US 3598539 A
Description (OCR text may contain errors)
Aug. 10, 1971 B, HZ ATO 3,598,539
VESSEL FOR CONTACTING FLUIDS AND A BED OF GRANULAR SOLIDS Filed Dec. 11, 1968 Q) b D; Q
N L l l/ l i "s 3 m I I l l l I m IV VE/V 7'0 5.- Anfonio Bruno Pizza/0 Figure ATTORNEYS United States Patent US. Cl. 23-288 5 Claims ABSTRACT OF THE DISCLOSURE An improved vessel for contacting fluids and a bed of granular solids wherein the fluid passes through the aforesaid bed. A plurality of basket shaped screens are partially embedded in the aforesaid bed of granular solids. That portion of each screen having the greatest surface area is the portion most deeply embedded.
This invention relates to an improved vessel for contacting fluids and a bed of granular solids wherein the fluid passes through the aforesaid bed. More particularly, this invention is the improvement comprising a plurality of basket shaped screens partially embedded in the aforesaid granular solids, so that the portion of each screen having the greatest surface area is the portion most deeply embedded in the bed of granular solids.
Vessels for contacting a fluid and a bed of granulized solids are widely employed in the petroleum refining and chemical processing industries. Examples of applications include the contacting of gaseous, vaporized or mixed phase reactants with a solid particulate catalyst in such processes as naphtha reforming, hydrodesulfurization of naphthas, middle distillates and reduced crude, hydrogenation and hydrodealkylation of aromatic stocks, isomerization of normal paraflins, polymerization or hydrogenation of mono-olefins and olefins, fixed bed hydrocracking of heavy oils, etc. Other uses include the desiccant drying of wet gas streams and the separation of mixtures of compounds by selective sorption with molecular sieves.
The three basic designs of fixed bed contactors are upflow, radial flow and downfiow. While upflow and downflow contactors perhaps enjoy the most widespread commercial usage for several reasons, both of these types of contactors suffer one substantial operational problem. This problem is that the catalyst bed, particularly the portion nearest the vessel inlet, is especially susceptible to plugging by rust, dust and other finely divided solid or semi-solid foreign material entrained in the incoming stream. Such foreign matter is introduced from one or more various sources and may comprise, for example, mill scale torn loose from plant equipment carried in with the incoming stream, metallic scale or dust formed as corrosion products, material pumped in with the fluid from storage tanks or other sources, or coke and polymers which may have been formed in the equipment such, as a heater, through which the contactor feed, or fluid is charged. Plugging of the catalyst bed, which occurs primarily in the top foot or so of ceramic spheres and catalyst at the fluid inlet, develops an excessive pressure drop through the bed, initially promotes channeling therethrough, and ultimately results in a shutdown of the contactor for the purpose of screening the catalyst. This plugging develops dead zones within the bed of granular solids, resulting in over-reaction of some portions of the reactant and under-reaction of others as well as a generally haphazard deactivation of various regions of the catalyst bed.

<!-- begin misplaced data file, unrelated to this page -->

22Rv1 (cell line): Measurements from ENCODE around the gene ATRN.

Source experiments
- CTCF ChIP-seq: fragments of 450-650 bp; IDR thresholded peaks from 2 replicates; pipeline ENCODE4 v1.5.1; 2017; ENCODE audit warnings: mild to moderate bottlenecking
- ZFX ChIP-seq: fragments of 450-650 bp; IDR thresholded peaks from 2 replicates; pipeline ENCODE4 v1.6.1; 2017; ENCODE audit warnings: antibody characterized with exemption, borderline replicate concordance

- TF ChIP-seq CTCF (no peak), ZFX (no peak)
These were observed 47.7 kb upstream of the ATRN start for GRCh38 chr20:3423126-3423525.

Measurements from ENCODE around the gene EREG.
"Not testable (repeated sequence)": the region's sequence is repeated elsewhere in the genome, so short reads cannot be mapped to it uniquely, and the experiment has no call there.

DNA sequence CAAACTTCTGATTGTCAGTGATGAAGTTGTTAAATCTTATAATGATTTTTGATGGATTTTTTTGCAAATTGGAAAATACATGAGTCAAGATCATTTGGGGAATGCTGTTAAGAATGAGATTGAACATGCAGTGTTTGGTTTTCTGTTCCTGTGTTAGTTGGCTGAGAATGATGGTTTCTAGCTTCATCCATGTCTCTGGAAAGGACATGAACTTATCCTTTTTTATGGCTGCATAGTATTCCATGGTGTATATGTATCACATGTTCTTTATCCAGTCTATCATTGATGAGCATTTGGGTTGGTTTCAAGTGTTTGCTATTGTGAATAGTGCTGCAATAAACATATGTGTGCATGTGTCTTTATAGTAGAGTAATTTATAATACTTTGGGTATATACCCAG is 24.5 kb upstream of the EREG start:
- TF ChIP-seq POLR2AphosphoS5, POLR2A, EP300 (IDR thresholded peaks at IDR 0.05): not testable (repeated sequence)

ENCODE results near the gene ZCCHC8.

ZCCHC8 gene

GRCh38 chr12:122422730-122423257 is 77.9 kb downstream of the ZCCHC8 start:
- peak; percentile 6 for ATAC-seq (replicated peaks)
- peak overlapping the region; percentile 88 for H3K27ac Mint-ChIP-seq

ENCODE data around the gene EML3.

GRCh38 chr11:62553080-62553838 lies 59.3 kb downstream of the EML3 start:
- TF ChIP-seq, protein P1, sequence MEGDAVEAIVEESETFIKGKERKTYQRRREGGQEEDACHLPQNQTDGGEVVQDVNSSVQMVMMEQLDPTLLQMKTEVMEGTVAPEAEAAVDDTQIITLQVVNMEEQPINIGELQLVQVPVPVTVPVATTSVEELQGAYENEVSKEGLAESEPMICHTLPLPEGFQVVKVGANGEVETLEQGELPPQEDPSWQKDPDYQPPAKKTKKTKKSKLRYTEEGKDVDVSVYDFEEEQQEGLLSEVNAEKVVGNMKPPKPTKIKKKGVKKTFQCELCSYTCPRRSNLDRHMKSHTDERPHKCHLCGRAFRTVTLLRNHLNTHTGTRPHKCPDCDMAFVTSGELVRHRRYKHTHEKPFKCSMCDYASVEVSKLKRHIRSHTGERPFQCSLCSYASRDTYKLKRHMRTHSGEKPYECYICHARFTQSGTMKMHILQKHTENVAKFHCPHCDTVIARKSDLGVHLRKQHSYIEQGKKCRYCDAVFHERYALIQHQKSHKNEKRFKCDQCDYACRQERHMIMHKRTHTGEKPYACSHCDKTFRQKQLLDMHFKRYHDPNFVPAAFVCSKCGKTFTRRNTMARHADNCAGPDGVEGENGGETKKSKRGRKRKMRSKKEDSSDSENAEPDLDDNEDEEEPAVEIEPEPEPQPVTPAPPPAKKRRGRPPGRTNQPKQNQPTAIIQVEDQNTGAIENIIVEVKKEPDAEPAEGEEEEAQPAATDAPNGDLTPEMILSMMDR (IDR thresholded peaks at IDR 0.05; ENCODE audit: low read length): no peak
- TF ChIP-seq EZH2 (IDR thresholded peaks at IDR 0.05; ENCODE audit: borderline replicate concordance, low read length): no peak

Numerous solutions have been advanced for alleviating the problem of plugging. Conventional basket shaped screens have been used with some degree of success as ice increasing the surface area of the interface between a bed of granular solid catalyst and a fluid stream at the fluid inlet to the aforesaid bed. This benefit is attainable with both the upflow and downflow fixed bed contactors. The conventional basket screens are not entirely satisfactory, however, in that they are constructed either having a uniform cross section throughout, or with the portion having the greatest surface area located nearest the interface between the bed of granular solids and the fluid entering the aforesaid bed. In addition, any particulate matter entering the reactor not only deposits on and in the upper portion of the bed but also in the baskets. Such a basket construction necessarily limits the available surface of contact between the fluids and granular solids. This limitation arises because the component of contact surface transverse to the direction of fluid flow is limited to the cross sectional area of the vessel. The only increase in surface contact area arises from the component of contact surface of the screen basket which is parallel to the general direction of fluid flow. This parallel component of contact surface is similarly limited by the depth of the bed of granular solids available for accommodating the conventional baskets.